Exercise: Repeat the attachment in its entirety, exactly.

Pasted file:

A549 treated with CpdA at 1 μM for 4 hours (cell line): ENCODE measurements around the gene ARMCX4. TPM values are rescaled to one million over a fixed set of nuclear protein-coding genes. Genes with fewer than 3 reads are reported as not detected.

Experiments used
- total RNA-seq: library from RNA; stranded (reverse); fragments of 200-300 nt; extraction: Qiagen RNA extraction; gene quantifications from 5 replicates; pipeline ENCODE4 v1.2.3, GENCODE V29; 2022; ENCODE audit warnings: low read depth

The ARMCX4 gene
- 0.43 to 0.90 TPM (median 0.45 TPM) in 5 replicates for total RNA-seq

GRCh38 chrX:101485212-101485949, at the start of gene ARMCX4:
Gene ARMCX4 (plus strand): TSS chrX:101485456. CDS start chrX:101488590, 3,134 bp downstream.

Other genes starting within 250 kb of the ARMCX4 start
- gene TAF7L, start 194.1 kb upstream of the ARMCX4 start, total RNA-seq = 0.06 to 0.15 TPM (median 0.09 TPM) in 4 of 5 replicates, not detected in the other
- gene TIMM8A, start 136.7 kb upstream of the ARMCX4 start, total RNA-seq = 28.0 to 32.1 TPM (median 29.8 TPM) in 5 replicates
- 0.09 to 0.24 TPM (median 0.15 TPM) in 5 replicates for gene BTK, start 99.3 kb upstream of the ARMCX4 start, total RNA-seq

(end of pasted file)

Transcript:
A549 treated with CpdA at 1 μM for 4 hours (cell line): ENCODE measurements around the gene ARMCX4. TPM values are rescaled to one million over a fixed set of nuclear protein-coding genes. Genes with fewer than 3 reads are reported as not detected.

Experiments used
- total RNA-seq: library from RNA; stranded (reverse); fragments of 200-300 nt; extraction: Qiagen RNA extraction; gene quantifications from 5 replicates; pipeline ENCODE4 v1.2.3, GENCODE V29; 2022; ENCODE audit warnings: low read depth

The ARMCX4 gene
- 0.43 to 0.90 TPM (median 0.45 TPM) in 5 replicates for total RNA-seq

GRCh38 chrX:101485212-101485949, at the start of gene ARMCX4:
Gene ARMCX4 (plus strand): TSS chrX:101485456. CDS start chrX:101488590, 3,134 bp downstream.

Other genes starting within 250 kb of the ARMCX4 start
- gene TAF7L, start 194.1 kb upstream of the ARMCX4 start, total RNA-seq = 0.06 to 0.15 TPM (median 0.09 TPM) in 4 of 5 replicates, not detected in the other
- gene TIMM8A, start 136.7 kb upstream of the ARMCX4 start, total RNA-seq = 28.0 to 32.1 TPM (median 29.8 TPM) in 5 replicates
- 0.09 to 0.24 TPM (median 0.15 TPM) in 5 replicates for gene BTK, start 99.3 kb upstream of the ARMCX4 start, total RNA-seq